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Star of Chaos

The Star of Chaos

The dark counterpart to a Battlefleet of the Imperial Navy is a Chaos Warfleet dedicated to the service of the Dark Gods. Abaddon the Despoiler may have led a unified Chaotic warfleet in the service of Chaos Undivided during the Gothic War, but this is the exception, not the rule, for the Forces of Chaos possess no unified naval force like the Imperium of Man. Instead, there are numerous Chaotic warfleets dedicated solely to the service of one of the Ruinous Powers of ChaosKhorne, Nurgle, Slaanesh and Tzeentch.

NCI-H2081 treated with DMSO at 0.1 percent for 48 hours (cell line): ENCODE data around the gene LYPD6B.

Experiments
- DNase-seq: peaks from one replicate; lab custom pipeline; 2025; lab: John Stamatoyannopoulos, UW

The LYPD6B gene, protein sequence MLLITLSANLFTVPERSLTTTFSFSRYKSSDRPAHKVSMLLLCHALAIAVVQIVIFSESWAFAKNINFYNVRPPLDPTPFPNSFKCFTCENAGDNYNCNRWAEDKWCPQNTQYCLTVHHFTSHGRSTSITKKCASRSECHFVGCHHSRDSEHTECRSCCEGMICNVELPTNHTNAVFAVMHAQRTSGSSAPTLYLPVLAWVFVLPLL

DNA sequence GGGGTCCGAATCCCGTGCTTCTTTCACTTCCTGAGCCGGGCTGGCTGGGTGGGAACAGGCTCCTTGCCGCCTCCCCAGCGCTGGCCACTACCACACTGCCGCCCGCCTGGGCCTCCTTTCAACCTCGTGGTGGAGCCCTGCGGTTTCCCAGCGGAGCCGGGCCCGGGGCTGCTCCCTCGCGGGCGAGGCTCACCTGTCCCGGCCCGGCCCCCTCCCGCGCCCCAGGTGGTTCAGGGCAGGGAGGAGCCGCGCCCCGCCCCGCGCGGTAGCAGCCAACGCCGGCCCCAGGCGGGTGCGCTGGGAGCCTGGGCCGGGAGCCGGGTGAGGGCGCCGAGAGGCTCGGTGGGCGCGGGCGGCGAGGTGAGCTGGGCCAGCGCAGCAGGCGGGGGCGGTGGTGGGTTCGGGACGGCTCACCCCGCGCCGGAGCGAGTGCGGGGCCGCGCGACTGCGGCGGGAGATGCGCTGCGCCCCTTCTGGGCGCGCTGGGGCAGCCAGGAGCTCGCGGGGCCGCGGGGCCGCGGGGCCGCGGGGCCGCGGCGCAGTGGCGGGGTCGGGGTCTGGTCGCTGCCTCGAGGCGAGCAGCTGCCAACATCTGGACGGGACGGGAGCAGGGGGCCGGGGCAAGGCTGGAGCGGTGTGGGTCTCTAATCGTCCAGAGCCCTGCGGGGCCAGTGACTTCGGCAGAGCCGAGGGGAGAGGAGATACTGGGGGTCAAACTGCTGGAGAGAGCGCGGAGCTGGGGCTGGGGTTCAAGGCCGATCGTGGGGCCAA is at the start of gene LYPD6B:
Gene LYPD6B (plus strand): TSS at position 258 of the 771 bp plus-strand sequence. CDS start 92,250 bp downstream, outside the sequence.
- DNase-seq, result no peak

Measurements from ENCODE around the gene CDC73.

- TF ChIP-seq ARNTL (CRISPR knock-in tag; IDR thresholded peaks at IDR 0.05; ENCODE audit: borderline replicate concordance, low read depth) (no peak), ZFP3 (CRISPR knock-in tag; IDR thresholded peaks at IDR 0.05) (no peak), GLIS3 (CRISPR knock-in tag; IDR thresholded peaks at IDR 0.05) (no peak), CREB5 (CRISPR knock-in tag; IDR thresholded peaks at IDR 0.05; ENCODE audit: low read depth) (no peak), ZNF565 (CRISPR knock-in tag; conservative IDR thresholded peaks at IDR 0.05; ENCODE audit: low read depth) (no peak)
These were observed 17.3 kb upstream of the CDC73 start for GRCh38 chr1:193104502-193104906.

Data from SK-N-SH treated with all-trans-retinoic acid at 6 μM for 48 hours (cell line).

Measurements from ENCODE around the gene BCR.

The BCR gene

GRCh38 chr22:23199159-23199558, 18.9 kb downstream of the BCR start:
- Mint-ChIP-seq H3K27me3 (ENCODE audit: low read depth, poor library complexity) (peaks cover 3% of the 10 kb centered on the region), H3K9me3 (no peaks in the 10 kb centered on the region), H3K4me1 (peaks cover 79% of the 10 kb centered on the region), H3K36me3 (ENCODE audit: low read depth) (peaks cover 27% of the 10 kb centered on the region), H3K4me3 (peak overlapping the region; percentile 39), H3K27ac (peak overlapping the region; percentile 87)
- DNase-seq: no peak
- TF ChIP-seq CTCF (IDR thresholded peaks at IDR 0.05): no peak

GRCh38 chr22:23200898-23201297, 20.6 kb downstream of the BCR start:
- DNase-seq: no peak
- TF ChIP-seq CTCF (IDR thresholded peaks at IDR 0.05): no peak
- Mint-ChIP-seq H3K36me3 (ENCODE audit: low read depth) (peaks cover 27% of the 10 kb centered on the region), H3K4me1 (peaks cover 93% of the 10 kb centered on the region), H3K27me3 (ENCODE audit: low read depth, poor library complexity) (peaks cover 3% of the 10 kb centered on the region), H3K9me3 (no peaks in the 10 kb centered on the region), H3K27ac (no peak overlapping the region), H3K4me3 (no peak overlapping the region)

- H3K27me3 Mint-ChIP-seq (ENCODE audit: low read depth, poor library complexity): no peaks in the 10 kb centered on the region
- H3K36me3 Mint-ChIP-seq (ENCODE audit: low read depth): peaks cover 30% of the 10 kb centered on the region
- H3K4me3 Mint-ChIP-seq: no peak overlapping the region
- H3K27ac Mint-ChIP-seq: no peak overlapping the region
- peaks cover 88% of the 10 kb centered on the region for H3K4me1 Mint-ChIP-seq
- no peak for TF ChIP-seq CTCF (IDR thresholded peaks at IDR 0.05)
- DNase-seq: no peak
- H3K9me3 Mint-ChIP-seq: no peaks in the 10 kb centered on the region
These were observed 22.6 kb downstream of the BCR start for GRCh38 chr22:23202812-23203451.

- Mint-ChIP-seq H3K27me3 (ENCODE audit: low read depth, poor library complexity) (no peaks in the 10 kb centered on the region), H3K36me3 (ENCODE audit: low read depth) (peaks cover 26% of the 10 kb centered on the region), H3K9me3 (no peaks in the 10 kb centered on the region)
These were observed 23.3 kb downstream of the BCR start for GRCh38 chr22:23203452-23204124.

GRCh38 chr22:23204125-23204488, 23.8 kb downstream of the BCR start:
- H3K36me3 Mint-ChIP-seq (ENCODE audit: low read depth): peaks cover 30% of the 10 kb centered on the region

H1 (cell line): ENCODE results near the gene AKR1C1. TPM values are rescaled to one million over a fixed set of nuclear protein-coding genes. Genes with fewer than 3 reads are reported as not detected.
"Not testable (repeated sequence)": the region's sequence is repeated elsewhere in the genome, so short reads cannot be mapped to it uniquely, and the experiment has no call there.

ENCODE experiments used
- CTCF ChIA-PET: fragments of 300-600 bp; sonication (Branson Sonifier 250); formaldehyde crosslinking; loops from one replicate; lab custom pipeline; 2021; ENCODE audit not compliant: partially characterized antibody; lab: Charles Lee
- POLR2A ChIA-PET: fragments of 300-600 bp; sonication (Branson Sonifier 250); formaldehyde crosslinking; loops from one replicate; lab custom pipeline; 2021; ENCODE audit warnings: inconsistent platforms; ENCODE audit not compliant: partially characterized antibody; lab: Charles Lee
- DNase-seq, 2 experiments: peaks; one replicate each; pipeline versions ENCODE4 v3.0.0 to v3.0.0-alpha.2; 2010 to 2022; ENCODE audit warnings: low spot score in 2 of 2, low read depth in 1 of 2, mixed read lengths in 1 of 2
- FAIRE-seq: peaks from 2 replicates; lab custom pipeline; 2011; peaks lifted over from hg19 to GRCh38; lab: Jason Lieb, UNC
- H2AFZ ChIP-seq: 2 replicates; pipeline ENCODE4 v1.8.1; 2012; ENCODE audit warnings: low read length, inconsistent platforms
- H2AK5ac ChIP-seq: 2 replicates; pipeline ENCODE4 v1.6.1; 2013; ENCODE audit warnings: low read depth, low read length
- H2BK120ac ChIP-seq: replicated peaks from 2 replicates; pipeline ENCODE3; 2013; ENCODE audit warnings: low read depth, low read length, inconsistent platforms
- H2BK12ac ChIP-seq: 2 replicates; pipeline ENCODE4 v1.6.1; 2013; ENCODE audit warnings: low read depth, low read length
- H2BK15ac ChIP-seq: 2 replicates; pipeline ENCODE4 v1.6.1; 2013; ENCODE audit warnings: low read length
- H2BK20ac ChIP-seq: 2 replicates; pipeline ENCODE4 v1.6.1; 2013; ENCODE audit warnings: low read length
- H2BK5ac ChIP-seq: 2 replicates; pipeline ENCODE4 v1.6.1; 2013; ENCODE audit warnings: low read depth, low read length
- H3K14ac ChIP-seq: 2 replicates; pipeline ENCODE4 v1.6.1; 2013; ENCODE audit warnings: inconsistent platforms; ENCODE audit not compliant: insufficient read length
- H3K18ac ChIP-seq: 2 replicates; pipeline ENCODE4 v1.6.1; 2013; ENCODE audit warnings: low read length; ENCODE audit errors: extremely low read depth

HistoryEdit

The Vengeful Spirit

The Sons of Horus flagship, Vengeful Spirit leading their Expeditionary Fleet during another Imperial Compliance of a newly discovered world